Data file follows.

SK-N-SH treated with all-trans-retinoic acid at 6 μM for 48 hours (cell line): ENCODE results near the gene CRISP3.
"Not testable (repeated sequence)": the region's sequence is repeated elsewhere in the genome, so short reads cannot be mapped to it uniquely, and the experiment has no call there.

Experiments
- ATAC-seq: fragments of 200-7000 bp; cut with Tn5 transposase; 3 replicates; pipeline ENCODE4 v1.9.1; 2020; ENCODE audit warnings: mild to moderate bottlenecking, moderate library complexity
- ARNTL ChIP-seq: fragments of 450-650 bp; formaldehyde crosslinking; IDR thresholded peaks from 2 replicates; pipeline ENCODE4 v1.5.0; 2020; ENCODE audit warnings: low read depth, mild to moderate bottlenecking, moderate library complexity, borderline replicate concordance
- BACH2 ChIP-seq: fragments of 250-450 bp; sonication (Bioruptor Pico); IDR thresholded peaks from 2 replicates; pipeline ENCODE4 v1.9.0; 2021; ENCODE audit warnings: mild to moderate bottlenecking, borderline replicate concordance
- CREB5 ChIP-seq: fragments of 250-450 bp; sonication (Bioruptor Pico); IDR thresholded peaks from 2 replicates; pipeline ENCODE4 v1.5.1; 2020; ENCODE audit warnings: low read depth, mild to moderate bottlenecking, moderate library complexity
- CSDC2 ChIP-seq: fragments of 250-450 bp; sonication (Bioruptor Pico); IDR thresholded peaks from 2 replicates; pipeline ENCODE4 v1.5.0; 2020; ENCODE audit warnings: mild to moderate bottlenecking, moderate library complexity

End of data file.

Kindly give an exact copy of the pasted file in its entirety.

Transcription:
SK-N-SH treated with all-trans-retinoic acid at 6 μM for 48 hours (cell line): ENCODE results near the gene CRISP3.
"Not testable (repeated sequence)": the region's sequence is repeated elsewhere in the genome, so short reads cannot be mapped to it uniquely, and the experiment has no call there.

Experiments
- ATAC-seq: fragments of 200-7000 bp; cut with Tn5 transposase; 3 replicates; pipeline ENCODE4 v1.9.1; 2020; ENCODE audit warnings: mild to moderate bottlenecking, moderate library complexity
- ARNTL ChIP-seq: fragments of 450-650 bp; formaldehyde crosslinking; IDR thresholded peaks from 2 replicates; pipeline ENCODE4 v1.5.0; 2020; ENCODE audit warnings: low read depth, mild to moderate bottlenecking, moderate library complexity, borderline replicate concordance
- BACH2 ChIP-seq: fragments of 250-450 bp; sonication (Bioruptor Pico); IDR thresholded peaks from 2 replicates; pipeline ENCODE4 v1.9.0; 2021; ENCODE audit warnings: mild to moderate bottlenecking, borderline replicate concordance
- CREB5 ChIP-seq: fragments of 250-450 bp; sonication (Bioruptor Pico); IDR thresholded peaks from 2 replicates; pipeline ENCODE4 v1.5.1; 2020; ENCODE audit warnings: low read depth, mild to moderate bottlenecking, moderate library complexity
- CSDC2 ChIP-seq: fragments of 250-450 bp; sonication (Bioruptor Pico); IDR thresholded peaks from 2 replicates; pipeline ENCODE4 v1.5.0; 2020; ENCODE audit warnings: mild to moderate bottlenecking, moderate library complexity